- 11 Aug - 17 Aug, 2018
DID YOU MISS US?
A Guide to Recent Pakistani Films That Nearly Killed Cinema
- 23 Sep - 29 Sep, 2017
So we can’t stop raving about Punjab Nahi Jaungi (PNJ) and Na Maloom Afraad 2 – and we shouldn’t, with all due respect. In the last few years of this bona fide revival, they are a rarity, because for every PNJ, there has been Thora Jee Lay.
Presenting below is your least likely Bucket List of Cinema – a catalogue (by no means complete), so atrocious that you may end up hating movies, or the friend who recommended them in the first place. In reverse chronological order, they are:
Mehrunisa V Lub U (July, 2017)
This is a controversial choice, I agree. Mehrunisa V Lub U looks like a motion picture – meaning, it has a few songs scattered here and there (with lyrics by the legendary Gulzar), good-looking leads, and a clean, filmi, overall ambiance. But take away the window dressing, and we have a film that makes all the wrong aesthetic and narrative choices and tries to cover it up with gloss.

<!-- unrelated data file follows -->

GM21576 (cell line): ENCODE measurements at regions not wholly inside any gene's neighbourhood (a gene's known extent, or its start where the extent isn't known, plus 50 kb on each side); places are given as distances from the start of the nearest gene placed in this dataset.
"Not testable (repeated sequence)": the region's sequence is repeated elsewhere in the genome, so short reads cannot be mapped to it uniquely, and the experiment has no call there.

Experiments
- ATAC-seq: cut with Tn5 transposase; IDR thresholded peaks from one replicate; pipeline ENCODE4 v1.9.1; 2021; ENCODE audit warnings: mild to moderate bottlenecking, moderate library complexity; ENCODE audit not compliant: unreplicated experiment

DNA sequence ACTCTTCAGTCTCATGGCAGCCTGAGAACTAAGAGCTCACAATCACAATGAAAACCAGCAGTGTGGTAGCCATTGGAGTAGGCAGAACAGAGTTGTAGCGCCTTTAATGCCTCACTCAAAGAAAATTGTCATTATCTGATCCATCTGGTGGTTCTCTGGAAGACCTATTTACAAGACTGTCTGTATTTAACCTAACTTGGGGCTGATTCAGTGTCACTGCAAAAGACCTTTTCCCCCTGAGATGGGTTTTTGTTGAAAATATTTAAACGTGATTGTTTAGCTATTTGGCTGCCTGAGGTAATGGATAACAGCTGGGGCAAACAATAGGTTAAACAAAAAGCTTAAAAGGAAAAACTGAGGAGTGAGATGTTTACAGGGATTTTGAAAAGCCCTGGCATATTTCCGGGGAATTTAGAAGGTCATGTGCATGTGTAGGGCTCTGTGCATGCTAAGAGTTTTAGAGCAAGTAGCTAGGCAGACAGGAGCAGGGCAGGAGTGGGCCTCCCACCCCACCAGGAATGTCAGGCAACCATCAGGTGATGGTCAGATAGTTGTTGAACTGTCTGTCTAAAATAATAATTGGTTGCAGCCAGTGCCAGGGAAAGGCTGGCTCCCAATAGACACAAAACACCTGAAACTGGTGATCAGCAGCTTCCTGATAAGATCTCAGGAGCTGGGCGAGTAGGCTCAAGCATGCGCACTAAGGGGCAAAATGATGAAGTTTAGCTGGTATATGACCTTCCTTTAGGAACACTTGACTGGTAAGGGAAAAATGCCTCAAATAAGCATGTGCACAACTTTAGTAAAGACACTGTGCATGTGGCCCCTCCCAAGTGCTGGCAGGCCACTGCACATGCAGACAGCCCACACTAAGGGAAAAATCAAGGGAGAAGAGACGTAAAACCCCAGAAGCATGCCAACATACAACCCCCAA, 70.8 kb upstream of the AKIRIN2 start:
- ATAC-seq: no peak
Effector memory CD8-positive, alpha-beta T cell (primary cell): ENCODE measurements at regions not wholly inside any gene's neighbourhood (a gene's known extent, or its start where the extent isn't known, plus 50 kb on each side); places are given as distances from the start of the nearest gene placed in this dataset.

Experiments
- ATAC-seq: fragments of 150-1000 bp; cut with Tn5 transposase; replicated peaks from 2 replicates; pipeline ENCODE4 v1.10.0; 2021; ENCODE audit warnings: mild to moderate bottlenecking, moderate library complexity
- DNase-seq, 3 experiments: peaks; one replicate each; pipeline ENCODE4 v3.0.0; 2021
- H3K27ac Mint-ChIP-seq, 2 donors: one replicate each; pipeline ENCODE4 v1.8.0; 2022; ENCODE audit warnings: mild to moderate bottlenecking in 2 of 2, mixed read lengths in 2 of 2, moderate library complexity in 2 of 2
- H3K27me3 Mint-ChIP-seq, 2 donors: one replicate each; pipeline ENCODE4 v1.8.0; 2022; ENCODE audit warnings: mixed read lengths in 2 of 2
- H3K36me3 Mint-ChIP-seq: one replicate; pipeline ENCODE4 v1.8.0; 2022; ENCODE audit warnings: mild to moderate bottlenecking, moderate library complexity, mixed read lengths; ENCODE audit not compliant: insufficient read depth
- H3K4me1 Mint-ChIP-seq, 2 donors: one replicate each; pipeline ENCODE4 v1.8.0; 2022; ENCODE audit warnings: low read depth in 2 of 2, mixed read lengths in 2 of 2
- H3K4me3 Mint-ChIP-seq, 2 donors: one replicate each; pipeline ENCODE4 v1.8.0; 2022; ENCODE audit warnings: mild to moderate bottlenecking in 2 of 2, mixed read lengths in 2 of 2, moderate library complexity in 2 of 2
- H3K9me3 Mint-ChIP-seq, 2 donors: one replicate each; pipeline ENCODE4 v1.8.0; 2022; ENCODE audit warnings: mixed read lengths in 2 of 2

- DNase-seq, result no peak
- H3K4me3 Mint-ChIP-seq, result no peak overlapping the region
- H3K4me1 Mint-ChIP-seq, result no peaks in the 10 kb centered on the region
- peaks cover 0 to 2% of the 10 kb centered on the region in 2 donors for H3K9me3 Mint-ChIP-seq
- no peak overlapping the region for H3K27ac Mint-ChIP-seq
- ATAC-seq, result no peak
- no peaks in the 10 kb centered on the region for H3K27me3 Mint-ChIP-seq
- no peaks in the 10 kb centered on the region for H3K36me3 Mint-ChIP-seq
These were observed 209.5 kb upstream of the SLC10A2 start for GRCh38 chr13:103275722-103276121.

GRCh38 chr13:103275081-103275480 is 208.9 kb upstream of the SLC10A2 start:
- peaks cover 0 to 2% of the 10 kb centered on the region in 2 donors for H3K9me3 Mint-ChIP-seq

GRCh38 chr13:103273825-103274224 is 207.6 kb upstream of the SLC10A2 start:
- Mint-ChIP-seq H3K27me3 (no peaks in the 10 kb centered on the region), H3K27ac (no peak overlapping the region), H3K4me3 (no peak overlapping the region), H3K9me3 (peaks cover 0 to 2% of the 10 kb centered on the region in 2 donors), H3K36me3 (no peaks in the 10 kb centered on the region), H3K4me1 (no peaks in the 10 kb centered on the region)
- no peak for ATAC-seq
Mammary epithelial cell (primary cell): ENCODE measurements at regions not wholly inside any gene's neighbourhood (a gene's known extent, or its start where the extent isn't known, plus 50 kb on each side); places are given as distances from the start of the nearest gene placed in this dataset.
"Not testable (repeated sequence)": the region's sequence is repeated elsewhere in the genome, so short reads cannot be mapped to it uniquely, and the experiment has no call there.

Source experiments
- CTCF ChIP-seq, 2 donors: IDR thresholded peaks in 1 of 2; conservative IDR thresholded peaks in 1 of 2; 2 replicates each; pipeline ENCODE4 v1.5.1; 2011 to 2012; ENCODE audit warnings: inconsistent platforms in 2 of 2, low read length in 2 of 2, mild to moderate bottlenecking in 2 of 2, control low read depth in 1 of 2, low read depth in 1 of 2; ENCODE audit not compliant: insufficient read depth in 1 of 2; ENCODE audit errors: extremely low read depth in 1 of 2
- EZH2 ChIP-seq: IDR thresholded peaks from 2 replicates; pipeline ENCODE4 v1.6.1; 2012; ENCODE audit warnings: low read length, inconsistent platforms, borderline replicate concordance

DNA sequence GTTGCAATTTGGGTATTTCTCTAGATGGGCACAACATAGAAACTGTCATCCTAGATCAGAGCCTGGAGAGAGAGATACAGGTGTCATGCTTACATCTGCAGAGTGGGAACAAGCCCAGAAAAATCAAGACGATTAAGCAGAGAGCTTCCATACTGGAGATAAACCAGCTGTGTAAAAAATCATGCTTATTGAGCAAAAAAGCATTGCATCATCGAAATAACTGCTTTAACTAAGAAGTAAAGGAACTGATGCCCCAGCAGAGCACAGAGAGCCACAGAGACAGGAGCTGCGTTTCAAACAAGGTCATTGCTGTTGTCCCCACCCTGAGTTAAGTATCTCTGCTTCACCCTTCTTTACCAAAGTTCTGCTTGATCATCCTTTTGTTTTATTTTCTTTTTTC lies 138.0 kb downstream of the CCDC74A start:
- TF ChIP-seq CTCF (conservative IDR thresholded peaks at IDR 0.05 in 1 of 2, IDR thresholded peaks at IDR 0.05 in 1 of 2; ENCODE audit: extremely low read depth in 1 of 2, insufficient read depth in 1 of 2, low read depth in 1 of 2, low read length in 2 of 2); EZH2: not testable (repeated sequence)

In the story, Mehrunisa (Sana Javed) is a recently married woman to a loving husband (Danish Taimoor) who cleans up the garbage in his neighborhood because his wife is horrified with Karachi and its bad sanitary condition, and can’t conceive a baby. The thing is, even though the film is about a public service message, we never get to know who Mehrunisa really is.
Thora Jee Le (Janurary, 2017)
This directorial debut seems to come from a place of pure sincerity – and an utter lack of cinematic common sense.
A group of friends reunite after one of them (Bilal Abbas), takes a fatal drug overdose out of depression. Intervening, they haphazardly shuffle their daily lives to a corner, and take their friend to a family haveli away from the city – a haunted one, at that – and try to make him appreciate life.
In the end (spoiler alert), after they come back, the friend succeeds in killing himself. My real life friend, who I had taken to see the film, still hasn’t forgiven me for killing three hours of his life.